Climate at a Glance: Urban Heat Islands

An illustration of the Urban Heat Island effect. Image: NOAA/NWS.

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Bullet-Point Summary:

  • Urban heat islands, which grow along with the size of cities, create artificial warming at many long-term temperature stations.
  • On average, urban heat islands increase the global surface temperature trend by almost 50 percent.
  • Almost 90 percent of U.S. temperature stations have been compromised by urbanization effects.
  • Almost half of the reported U.S. warming disappears when reporting only uncorrupted stations.

Short Summary: The majority of U.S. temperature stations utilized for NOAA and NASA temperature records have been compromised by encroachment of artificial surfaces like concrete, asphalt, buildings, and air conditioner exhausts. This creates a substantial false warming trend that is responsible for almost half of reported U.S. warming. When only pristine temperature stations are used, warming trends are quite minimal. Figures 1 and 2, below, illustrates this.

Figure 1 – USHCN weather station used for climate data in a parking lot. University of Arizona Atmospheric Sciences Department, Tucson. The station had previously been in a grassy area but was moved as the campus grew.

Figure 2 – NOAA temperature sensor (used for climate data) located on street corner in Ardmore, Oklahoma, corrupted by heating signatures of building, asphalt, and automobiles.

Figure 3, below, shows that temperature stations that have not been corrupted by urban heat island impacts report much less warming than temperature stations corrupted by urban heat island impacts. Yet, corrupted temperature stations are a majority of the stations used to report official U.S. temperature data.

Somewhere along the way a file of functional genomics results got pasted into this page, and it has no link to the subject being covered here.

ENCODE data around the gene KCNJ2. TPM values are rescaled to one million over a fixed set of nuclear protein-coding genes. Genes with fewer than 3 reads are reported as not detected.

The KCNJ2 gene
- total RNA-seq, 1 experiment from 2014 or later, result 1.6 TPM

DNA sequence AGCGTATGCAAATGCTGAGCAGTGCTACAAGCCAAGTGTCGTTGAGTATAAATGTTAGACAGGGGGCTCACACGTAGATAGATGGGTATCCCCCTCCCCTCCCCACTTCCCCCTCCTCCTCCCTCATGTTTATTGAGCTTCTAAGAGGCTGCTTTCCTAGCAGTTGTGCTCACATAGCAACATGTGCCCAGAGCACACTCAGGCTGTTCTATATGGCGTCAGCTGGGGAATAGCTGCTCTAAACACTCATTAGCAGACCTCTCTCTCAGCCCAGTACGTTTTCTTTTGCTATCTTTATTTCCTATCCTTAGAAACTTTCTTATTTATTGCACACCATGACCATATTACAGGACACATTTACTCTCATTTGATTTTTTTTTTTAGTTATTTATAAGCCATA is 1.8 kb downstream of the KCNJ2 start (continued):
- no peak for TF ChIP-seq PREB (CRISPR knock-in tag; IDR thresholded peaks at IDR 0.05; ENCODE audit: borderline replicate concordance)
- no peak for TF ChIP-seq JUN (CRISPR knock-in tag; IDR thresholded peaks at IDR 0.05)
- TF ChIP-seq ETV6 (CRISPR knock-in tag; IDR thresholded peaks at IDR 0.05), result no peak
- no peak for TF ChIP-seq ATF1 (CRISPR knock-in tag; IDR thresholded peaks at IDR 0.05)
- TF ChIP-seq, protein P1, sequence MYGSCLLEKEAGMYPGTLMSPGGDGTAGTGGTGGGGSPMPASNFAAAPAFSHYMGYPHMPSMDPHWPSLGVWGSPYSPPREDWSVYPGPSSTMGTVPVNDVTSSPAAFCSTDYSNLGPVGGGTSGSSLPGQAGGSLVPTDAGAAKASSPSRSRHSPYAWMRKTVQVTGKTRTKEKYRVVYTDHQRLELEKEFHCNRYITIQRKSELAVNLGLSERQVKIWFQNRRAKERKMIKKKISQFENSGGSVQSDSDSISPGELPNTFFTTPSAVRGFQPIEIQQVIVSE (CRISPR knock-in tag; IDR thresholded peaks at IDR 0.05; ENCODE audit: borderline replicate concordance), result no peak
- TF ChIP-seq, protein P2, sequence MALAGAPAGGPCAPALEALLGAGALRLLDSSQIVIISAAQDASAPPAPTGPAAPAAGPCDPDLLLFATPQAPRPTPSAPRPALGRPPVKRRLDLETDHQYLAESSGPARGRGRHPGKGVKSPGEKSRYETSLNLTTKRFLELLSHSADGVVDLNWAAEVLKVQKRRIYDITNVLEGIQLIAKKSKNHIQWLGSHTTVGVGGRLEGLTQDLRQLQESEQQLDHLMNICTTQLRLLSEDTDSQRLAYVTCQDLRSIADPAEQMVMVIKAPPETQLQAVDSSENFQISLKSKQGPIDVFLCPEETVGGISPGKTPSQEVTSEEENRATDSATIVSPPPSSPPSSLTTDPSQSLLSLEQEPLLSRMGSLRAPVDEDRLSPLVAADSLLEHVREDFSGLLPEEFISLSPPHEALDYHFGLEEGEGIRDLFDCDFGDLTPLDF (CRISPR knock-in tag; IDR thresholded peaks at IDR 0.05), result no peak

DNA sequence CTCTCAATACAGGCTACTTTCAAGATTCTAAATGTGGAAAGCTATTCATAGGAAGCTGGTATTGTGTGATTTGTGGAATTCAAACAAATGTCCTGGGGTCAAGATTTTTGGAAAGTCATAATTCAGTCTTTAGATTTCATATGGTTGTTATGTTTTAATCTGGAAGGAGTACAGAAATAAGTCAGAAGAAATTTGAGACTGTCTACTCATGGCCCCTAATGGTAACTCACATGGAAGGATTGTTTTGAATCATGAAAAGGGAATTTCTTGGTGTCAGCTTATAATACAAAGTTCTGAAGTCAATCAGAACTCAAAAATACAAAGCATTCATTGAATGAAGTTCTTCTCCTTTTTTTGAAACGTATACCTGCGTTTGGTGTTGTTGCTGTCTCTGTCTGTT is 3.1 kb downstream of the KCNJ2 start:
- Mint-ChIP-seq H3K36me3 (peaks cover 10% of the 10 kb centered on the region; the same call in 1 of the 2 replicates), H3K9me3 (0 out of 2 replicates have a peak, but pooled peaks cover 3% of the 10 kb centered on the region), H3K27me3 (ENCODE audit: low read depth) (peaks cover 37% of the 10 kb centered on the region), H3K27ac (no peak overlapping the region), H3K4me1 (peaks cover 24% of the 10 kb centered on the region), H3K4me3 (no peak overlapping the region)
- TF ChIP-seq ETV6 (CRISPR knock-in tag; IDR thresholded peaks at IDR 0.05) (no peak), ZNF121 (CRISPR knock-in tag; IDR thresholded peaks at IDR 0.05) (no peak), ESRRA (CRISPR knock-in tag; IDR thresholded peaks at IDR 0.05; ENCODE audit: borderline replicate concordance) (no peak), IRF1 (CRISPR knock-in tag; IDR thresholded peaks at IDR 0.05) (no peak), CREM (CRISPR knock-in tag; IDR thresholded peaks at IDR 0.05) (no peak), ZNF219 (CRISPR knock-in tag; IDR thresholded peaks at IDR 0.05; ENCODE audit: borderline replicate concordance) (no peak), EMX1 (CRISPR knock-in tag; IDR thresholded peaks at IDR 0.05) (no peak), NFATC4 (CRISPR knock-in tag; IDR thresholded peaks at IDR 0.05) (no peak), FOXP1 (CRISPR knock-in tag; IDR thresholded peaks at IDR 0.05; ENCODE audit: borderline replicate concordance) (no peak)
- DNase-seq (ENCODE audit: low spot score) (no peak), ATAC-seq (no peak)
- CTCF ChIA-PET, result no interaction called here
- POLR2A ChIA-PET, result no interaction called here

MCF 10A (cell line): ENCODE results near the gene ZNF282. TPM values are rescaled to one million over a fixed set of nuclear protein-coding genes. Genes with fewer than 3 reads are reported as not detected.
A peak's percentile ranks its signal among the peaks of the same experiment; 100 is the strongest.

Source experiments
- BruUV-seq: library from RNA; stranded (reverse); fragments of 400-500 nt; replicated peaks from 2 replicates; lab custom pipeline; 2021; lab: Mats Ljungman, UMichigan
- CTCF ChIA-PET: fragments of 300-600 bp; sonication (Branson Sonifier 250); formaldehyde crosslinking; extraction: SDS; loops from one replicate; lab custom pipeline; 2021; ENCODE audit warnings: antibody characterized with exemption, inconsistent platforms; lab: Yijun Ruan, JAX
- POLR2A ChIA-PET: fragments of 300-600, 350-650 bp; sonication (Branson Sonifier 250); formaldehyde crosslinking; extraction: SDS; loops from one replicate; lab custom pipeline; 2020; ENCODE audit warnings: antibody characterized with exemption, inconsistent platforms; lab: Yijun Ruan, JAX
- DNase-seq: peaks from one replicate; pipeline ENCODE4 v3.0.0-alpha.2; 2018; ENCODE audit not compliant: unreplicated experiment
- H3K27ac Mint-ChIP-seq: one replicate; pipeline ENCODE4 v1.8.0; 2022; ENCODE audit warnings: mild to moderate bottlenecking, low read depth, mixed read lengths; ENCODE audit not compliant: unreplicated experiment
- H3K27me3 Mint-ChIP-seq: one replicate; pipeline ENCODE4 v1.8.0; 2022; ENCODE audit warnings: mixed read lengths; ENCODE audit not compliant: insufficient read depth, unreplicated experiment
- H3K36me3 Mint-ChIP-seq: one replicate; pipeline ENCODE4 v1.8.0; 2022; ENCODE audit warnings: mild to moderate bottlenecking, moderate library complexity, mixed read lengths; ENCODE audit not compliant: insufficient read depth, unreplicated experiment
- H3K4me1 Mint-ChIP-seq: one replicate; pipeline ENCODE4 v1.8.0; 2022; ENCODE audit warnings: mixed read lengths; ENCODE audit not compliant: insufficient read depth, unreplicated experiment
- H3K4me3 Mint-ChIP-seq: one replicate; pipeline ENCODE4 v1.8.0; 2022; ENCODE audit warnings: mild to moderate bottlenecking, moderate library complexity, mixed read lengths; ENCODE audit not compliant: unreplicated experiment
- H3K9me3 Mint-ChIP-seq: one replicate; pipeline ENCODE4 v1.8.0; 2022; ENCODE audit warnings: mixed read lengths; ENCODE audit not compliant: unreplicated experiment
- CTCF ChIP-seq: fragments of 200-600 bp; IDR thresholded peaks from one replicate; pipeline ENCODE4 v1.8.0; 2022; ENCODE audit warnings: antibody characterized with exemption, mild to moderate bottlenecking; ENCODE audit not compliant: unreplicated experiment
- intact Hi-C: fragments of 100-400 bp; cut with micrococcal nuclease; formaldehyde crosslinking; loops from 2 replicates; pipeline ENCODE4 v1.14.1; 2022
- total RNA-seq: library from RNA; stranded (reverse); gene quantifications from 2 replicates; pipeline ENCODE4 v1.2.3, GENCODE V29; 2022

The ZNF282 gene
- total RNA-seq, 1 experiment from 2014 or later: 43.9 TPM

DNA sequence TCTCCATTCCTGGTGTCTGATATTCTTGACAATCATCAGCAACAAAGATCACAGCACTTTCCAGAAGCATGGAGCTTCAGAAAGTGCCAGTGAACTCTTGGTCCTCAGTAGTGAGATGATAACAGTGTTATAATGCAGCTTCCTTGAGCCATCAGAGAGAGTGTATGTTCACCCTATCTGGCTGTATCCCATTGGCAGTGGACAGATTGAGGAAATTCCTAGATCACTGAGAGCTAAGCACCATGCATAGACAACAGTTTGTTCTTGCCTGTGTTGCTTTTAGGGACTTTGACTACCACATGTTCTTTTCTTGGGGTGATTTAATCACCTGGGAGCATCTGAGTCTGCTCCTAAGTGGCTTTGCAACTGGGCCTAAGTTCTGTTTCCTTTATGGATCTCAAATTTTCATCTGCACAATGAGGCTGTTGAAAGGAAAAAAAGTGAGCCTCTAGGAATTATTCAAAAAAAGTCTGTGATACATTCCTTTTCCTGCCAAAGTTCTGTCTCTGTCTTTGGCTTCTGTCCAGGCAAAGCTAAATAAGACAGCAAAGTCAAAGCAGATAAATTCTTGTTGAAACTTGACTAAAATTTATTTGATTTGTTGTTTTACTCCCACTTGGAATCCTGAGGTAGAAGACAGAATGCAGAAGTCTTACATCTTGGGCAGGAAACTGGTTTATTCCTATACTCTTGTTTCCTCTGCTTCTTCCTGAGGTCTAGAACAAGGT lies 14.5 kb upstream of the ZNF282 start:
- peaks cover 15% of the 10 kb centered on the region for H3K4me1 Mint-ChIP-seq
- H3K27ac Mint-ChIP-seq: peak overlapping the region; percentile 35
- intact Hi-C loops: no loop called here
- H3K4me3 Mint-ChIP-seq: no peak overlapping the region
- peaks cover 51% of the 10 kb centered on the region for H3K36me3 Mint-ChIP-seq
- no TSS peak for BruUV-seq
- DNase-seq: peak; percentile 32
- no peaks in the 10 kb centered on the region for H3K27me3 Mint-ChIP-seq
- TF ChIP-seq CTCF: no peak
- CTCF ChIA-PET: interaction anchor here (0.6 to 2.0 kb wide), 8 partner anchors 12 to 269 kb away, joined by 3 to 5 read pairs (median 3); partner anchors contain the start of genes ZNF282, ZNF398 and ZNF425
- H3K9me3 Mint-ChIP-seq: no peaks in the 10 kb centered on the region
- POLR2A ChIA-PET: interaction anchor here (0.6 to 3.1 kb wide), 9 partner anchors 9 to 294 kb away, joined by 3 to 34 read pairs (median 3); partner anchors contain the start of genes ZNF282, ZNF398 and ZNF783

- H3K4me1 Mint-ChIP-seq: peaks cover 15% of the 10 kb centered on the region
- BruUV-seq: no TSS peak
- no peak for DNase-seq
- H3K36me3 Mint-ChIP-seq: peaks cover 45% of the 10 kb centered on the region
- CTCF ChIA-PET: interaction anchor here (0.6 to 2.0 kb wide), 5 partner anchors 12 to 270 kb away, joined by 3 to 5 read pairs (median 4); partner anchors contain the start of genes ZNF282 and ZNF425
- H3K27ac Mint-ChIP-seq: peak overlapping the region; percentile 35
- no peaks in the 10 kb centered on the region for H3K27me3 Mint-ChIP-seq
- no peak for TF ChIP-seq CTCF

Figure 3Uncorrupted stations (Class 1&2) report much less warming than stations corrupted by urban heat island factors (Classes 3,4,&5).

There is strong evidence of this same sort of siting problem around the world at many other official weather stations, suggesting that the same upward bias manifests itself in the global temperature record. Because the U.S. temperature record is thought to be “the best in the world,” it follows that the global database is likely similarly compromised and unreliable.

Recommended Reading:

  1. New study of NOAA’s U.S. Climate Network shows a lower 30-year temperature trend when high quality temperature stations unperturbed by urbanization are considered, American Geophysical Union, December 16, 2015,
  2. Is the US Surface Temperature Record Reliable?,
  3. Ronald D. Leeper, John Kochendorfer, Timothy Henderson, and Michael A. Palecki, “Impacts of Small-Scale Urban Encroachment on Air Temperature Observations,” Journal of the American Meteorological Society, June 12, 2019,

Climate At A Glance is a Project of The Heartland Institute

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